The first scientific study on white-tailed deer vision was conducted by researchers at the University of Georgia in the early 1990s. The research team, led by Dr. R. Larry Marchinton, used electroetingraphs to study and define a whitetail’s range of vision.
Electrodes were placed on each deer’s eyes via contact lenses. This allowed the researchers to study optic nerve movements and, hence, monitor sensitivity to different wavelengths of color. One thing they concluded is that ungulates can detect light 1,000 times below our threshold in the blue and UV wavelengths.
The researchers also taught us that deer vision is dichromatic, meaning they can basically see into two color wavelengths, blue and yellow. They can basically see blues, yellows, blacks,
white and gray. We have reported these findings in Deer & Deer Hunting over the years, but new information is now available.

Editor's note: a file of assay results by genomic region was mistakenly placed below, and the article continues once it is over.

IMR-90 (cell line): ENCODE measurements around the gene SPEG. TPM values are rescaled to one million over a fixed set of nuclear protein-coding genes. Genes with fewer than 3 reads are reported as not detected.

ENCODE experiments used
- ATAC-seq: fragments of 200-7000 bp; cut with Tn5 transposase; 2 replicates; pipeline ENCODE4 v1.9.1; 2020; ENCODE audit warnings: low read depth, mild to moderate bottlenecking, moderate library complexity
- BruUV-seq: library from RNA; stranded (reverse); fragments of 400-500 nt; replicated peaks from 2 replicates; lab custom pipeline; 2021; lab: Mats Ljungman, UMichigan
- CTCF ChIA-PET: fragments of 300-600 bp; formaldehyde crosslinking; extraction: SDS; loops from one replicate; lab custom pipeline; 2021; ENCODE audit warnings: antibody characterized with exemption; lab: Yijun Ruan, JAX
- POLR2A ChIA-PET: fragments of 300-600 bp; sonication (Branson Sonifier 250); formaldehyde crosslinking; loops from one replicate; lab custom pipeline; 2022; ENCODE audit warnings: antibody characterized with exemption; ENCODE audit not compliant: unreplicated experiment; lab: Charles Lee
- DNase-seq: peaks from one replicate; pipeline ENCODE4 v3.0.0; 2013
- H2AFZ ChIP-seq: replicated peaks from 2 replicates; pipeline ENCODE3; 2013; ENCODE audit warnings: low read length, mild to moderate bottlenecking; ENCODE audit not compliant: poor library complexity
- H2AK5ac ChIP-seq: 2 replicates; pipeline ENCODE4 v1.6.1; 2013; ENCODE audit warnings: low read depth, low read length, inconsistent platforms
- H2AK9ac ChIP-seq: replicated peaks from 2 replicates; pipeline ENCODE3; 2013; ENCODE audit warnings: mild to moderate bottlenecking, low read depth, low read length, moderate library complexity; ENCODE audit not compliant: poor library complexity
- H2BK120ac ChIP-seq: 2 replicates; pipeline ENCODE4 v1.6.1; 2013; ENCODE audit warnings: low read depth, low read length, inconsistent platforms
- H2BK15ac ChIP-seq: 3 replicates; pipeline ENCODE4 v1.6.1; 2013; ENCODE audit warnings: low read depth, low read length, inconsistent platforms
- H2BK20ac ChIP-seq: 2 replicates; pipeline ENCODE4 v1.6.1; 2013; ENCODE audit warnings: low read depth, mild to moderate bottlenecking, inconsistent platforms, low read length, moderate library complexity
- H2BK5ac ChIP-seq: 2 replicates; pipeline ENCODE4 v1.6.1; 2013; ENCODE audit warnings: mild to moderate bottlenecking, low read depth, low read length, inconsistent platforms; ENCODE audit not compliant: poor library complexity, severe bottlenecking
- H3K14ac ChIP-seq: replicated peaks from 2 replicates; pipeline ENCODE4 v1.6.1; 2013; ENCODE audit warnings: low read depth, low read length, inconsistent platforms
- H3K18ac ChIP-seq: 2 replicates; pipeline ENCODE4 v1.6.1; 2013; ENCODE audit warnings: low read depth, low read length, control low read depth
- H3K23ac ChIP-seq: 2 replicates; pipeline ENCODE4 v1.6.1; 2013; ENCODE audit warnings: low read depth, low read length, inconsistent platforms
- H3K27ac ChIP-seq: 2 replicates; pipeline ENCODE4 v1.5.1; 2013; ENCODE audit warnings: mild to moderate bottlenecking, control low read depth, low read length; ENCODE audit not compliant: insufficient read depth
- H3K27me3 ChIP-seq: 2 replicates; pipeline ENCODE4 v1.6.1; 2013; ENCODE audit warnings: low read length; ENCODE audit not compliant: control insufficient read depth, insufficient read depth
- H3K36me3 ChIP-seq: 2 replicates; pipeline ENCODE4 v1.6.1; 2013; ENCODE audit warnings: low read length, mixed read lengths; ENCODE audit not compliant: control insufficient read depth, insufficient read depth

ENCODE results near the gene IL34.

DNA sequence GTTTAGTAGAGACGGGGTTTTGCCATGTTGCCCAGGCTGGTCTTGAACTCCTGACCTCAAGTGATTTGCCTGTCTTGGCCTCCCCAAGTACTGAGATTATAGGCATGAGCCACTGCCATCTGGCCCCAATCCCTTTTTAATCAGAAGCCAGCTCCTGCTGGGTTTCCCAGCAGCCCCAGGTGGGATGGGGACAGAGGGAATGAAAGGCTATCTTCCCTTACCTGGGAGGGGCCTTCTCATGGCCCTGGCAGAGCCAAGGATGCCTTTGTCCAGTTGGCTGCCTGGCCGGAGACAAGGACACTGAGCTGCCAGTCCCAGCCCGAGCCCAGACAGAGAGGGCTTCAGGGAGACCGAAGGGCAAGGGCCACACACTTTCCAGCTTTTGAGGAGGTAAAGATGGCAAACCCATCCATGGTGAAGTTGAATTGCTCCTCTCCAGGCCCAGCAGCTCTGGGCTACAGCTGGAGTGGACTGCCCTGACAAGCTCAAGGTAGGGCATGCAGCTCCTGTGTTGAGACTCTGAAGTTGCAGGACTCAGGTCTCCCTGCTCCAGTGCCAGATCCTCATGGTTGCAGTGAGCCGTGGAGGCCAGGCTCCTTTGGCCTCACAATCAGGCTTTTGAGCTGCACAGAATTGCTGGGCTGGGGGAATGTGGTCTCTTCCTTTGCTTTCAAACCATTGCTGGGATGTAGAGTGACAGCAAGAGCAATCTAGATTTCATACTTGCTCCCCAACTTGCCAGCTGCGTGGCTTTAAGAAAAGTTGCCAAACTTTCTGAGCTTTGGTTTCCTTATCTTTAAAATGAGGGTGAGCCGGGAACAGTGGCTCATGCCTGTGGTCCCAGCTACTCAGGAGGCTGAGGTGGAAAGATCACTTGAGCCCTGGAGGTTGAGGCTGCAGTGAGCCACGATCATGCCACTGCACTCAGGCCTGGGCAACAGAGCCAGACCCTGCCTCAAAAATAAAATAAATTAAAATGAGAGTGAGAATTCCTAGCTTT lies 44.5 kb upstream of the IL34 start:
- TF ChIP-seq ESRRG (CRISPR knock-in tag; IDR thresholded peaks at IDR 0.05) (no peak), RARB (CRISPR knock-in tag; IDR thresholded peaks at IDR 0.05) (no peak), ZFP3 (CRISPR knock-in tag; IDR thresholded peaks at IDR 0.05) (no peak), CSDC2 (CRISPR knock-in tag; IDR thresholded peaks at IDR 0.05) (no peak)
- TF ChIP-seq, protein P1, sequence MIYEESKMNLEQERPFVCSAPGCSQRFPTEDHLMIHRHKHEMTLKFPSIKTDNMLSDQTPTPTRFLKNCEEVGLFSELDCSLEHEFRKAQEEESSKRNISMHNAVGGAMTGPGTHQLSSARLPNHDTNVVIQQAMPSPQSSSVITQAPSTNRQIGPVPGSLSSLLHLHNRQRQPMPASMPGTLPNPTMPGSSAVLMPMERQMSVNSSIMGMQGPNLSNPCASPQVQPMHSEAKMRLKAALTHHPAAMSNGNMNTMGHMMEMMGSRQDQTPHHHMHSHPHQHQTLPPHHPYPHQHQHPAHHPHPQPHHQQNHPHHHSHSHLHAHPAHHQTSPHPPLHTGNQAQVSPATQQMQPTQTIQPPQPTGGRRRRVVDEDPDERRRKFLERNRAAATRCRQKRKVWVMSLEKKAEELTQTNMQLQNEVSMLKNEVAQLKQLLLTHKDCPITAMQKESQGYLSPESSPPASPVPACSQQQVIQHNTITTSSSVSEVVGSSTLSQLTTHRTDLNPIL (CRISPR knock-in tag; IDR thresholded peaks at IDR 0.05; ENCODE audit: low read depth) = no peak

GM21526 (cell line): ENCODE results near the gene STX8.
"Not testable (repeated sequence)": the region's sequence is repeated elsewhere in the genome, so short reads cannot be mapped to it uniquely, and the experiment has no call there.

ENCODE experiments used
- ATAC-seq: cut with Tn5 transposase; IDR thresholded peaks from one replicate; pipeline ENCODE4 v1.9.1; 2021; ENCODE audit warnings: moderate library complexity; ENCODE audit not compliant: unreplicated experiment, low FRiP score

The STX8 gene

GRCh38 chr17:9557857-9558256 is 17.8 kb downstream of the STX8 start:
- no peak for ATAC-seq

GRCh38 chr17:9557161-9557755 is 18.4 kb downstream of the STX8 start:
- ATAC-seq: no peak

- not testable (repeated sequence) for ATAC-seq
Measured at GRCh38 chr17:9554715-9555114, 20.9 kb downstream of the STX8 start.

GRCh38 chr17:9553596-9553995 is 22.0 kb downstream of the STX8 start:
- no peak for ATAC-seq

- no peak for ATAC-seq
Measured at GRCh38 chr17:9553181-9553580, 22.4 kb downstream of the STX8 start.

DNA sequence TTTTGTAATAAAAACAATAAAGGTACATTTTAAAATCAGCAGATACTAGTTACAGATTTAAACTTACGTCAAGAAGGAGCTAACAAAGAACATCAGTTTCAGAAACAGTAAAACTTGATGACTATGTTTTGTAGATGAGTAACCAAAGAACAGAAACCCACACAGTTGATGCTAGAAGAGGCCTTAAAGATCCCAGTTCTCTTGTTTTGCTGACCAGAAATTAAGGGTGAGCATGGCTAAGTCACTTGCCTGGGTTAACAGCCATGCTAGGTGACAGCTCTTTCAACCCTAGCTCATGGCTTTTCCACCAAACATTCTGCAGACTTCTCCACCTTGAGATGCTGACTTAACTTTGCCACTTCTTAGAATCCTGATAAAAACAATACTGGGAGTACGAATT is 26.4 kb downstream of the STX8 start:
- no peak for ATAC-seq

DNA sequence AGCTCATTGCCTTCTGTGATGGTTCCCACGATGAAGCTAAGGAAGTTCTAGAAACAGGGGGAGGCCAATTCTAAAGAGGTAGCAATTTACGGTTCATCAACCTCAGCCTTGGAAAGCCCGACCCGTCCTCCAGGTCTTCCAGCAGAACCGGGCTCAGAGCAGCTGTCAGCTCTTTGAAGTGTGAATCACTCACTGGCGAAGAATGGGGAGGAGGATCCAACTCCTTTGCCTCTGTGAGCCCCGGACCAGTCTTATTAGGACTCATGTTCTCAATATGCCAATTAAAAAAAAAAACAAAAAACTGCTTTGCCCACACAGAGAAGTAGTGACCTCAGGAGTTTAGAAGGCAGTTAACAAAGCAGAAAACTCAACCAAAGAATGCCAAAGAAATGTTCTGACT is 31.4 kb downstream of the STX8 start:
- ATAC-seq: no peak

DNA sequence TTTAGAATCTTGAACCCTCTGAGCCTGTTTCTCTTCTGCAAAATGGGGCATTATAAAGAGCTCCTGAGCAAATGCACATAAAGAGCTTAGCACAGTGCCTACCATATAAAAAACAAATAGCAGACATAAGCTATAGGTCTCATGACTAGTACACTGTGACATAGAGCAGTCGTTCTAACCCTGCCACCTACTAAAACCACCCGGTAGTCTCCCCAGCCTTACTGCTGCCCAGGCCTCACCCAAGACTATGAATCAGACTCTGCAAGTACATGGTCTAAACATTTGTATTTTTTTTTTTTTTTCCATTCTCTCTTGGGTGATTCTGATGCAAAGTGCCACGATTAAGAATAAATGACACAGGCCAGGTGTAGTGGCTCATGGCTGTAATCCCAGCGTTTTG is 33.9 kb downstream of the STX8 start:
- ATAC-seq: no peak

A recent study on whitetail vision was completed recently, with results being published in 2007. This study was also conducted at the University of Georgia, this time by Gino D’Angelo and Dr. Karl Miller. They concluded whitetail vision is about five times better than a human’s. In other words, what a human sees at 100 feet away appears as if it is just 20 feet away to a whitetail. Miller and D’Angelo also concluded that whitetails do not possess the ability to focus clearly at some distances because their eye muscles are smaller and thicker than other mammals. As a result, whitetails appear to be somewhat farsighted.
Neither study tested the peripheral vision of whitetails. However, researchers and behaviorists tend to agree that the whitetail possesses a peripheral vision range somewhere between 250 to 270 degrees.
These findings not only give us greater insight on deer anatomy, they provide key insights on how to hunt deer in various regions across the country.